7th 1959, Smith went into the studio with Billy Lee Riley and Sid Manker (guitars), Cliff Acred (bass), Charlie Rich (piano) and the great Jimmy Van Eaton (drums). The results were as good as one would expect from such a line-up. Both the perfect ''Goodbye
Mr Love'' and the poppy, chorus laden ''Sweet Sweet Girl'' were ideal for the time and in mid-February they were released as Sun 314. Billboard again enthused "Chances are Warren Smith'll have the top money-making record of his career in this Sun outing. One
end, a top drawer, middle beat country offering finds Warren sadly singing "Goodbye Mr Love". On the other half, a terrific Don Gibson-penned, all-market rocker, Smith sez that his ex-gal was a "Sweet, Sweet Girl" to him. Great vocal and musical support for
Warren's ultra-commercial ballad and beat offerings''. Given that kiss of death, sales were again negligable and with his contract at an end it was no surprise that Smith and Sun parted company. In later interviews, he contested that he always wanted to cut
country music but that Sam wasn't interested. Well, he had cut country, some of which was as good as any country music cut in the decade. From Sam's point of view, he was right to cut Smith as a rocker, his vocals were perfect for the genre. Sun wasn't amune
to releasing singles aimed squarely at the hillbilly market, Ernie Chaffin had had four singles in the same time-span, it's just that the rewards for a big pop hit far out-weighed the rewards for a country hit.
Following in the footsteps of buddy Johnny Cash, Smith packed the misses into the Caddie and headed west to California. He landed a deal with Warner Brothers and cut three low key singles (including a Xmas 45) under the name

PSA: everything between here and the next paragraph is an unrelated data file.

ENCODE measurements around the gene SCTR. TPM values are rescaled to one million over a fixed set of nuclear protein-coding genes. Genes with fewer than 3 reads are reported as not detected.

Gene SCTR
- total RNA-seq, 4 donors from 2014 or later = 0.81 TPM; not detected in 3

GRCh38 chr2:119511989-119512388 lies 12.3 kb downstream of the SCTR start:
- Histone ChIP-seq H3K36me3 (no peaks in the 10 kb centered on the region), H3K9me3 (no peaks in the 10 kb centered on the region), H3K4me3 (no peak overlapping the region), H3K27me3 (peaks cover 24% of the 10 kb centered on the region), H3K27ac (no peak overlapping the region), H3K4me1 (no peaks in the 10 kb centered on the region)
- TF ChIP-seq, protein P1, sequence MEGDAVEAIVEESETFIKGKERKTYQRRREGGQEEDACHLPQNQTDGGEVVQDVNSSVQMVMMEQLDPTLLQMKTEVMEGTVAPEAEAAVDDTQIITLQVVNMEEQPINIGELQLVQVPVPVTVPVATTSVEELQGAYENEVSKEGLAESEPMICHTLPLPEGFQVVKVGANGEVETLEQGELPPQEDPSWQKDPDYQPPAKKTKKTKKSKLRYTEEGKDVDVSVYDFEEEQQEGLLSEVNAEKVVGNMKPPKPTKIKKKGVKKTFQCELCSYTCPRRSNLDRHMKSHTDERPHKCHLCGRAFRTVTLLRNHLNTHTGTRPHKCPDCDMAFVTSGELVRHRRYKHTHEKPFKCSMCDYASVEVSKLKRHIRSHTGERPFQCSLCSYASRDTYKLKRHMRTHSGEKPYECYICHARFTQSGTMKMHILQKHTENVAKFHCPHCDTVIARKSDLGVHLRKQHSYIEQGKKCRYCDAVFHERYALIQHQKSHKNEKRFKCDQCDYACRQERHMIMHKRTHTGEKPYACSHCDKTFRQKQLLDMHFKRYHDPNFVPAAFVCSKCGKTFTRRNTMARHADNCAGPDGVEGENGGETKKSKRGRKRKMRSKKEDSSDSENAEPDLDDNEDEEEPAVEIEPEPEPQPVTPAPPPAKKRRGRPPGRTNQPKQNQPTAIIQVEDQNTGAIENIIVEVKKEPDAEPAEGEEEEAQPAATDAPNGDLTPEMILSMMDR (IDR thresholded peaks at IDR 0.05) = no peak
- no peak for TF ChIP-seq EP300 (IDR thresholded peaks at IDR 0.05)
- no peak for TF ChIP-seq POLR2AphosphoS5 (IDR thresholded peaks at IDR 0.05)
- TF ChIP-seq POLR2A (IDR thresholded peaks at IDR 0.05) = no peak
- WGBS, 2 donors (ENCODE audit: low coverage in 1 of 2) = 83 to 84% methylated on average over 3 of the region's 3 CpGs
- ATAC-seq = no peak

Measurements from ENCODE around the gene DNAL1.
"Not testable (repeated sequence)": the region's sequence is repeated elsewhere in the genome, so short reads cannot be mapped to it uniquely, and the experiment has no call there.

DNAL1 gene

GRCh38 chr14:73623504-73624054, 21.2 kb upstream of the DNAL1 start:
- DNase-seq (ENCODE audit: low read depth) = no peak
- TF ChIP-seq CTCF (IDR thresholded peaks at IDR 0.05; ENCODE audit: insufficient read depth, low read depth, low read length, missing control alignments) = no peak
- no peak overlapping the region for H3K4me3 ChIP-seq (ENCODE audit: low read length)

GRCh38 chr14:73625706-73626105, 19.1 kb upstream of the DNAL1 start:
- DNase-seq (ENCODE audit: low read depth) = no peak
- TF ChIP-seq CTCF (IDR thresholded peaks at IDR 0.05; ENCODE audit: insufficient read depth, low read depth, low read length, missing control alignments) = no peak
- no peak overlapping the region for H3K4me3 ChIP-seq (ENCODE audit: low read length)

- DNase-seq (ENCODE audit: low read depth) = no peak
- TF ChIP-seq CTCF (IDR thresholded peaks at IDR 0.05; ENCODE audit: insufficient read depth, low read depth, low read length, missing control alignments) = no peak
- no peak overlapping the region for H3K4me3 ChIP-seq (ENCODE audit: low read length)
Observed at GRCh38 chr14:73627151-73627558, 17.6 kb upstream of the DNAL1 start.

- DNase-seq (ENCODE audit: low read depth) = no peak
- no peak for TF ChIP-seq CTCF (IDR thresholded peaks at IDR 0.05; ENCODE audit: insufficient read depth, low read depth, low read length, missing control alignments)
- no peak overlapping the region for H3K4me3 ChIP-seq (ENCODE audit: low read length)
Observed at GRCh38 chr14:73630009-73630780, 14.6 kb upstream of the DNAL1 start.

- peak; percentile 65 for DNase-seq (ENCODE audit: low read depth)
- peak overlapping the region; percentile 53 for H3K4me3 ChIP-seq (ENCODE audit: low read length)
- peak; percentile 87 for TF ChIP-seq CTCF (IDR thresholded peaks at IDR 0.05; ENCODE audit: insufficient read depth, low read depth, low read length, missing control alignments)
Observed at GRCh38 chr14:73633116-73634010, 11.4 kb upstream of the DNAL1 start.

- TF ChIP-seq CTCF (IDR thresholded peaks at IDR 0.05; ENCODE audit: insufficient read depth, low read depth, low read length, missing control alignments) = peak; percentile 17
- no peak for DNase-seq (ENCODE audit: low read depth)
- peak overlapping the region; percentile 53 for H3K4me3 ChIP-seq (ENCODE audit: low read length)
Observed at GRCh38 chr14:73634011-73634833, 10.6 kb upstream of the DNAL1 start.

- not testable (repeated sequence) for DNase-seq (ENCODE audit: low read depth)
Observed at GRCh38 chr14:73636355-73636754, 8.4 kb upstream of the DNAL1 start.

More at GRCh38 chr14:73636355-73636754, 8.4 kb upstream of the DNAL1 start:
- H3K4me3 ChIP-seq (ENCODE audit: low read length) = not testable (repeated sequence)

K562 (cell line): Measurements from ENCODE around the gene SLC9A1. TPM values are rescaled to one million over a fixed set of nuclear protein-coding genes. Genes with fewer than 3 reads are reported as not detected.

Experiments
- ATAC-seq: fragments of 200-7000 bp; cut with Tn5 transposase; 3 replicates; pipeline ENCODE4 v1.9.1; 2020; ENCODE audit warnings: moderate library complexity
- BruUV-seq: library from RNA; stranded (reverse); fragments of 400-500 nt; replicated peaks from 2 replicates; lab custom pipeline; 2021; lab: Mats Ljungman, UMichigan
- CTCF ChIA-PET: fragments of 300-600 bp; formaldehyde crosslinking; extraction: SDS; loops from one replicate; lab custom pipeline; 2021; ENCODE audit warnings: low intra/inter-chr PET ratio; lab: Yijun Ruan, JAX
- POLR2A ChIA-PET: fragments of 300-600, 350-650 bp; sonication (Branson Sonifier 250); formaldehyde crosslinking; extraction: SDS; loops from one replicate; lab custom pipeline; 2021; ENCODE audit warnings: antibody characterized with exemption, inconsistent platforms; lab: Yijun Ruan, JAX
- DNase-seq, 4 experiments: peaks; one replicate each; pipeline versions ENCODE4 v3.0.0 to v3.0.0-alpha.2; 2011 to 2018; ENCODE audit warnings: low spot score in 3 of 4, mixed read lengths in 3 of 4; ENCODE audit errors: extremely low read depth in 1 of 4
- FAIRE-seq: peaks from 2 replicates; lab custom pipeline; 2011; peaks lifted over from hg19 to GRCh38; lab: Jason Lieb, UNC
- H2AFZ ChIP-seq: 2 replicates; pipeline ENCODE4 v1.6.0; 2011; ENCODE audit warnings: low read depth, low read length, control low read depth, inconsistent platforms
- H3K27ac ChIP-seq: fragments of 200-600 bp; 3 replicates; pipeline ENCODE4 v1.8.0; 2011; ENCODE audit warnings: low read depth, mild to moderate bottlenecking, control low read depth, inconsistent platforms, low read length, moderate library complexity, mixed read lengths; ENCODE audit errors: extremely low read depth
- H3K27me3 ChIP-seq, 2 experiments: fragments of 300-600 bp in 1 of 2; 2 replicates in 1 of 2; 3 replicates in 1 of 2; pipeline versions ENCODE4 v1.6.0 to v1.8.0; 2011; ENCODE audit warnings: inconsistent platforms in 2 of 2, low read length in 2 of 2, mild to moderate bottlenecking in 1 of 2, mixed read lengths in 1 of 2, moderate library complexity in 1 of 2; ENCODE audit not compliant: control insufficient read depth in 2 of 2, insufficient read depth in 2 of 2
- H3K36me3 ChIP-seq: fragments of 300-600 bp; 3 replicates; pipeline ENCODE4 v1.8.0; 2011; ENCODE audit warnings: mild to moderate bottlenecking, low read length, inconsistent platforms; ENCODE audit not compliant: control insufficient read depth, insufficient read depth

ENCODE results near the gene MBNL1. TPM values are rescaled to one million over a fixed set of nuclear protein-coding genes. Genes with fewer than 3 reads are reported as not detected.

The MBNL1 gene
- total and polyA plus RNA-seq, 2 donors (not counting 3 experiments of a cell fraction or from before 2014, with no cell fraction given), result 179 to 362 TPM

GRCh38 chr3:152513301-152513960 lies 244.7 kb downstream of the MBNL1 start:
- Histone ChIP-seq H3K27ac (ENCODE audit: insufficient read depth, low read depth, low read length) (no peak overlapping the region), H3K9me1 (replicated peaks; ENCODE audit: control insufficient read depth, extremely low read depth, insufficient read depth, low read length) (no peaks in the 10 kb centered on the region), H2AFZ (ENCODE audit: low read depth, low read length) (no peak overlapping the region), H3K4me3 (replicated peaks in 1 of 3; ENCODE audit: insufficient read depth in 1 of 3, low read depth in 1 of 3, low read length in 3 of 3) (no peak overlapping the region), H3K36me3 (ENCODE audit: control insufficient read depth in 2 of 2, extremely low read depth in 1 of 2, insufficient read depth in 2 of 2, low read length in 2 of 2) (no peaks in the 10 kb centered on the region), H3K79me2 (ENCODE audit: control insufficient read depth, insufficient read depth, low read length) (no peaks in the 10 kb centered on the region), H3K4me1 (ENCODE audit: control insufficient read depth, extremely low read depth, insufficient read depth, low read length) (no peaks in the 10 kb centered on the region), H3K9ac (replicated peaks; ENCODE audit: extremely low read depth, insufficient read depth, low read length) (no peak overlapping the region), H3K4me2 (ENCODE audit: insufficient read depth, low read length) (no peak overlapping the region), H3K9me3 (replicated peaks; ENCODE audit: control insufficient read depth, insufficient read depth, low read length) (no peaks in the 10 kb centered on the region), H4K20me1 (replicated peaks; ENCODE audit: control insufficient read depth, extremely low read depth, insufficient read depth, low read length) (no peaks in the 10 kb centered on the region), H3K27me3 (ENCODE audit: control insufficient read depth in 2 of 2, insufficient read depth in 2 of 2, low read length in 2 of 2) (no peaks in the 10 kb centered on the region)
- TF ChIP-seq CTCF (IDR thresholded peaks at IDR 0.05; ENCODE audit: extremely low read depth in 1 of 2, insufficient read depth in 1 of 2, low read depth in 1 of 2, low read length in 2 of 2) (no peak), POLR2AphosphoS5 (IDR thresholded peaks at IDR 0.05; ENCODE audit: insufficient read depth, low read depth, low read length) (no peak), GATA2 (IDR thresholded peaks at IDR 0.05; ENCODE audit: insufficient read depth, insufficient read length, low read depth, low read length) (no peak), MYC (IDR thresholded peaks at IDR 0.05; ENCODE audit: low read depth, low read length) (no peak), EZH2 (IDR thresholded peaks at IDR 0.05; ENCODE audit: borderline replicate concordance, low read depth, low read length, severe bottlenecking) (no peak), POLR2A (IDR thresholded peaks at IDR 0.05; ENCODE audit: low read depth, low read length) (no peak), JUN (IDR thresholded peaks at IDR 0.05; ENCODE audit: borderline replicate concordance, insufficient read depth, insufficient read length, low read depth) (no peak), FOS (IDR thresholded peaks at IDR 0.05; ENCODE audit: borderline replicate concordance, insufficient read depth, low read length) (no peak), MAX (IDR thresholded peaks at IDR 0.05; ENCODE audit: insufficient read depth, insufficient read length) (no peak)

Warren Baker. The new life had not started too well professionally, but socially they settled down quickly in Sherman Oaks, spending a lot of time with the Cash's. Cash offered him a slot on his package show, but was turned down, Warren Smith still had plans
and they didn't include playing second fiddle to anyone else. Whilst appearing at the Town Hall Party in Compton, CA, he was spotted by an executive of Liberty Records who were planning to launch a country division. Smith duly signed, becoming their first
country act and on March 9, 1960, entered the Radio Recorders studio at 7000 Santa Monica Boulevard in Hollywood. He had moved two thousand miles from Memphis, but the music had moved a million. The new sound was real country, fiddles a-plenty and stone country
vocals. With the top west coast pickers (Ralph Mooney, Johnny Western, Jim Pierce), they laid down three tracks from which Liberty 55248 was released. ''I Don't Believe I'll Fall In Love Today''/''Cave In'' was released late summertime and rose to number 5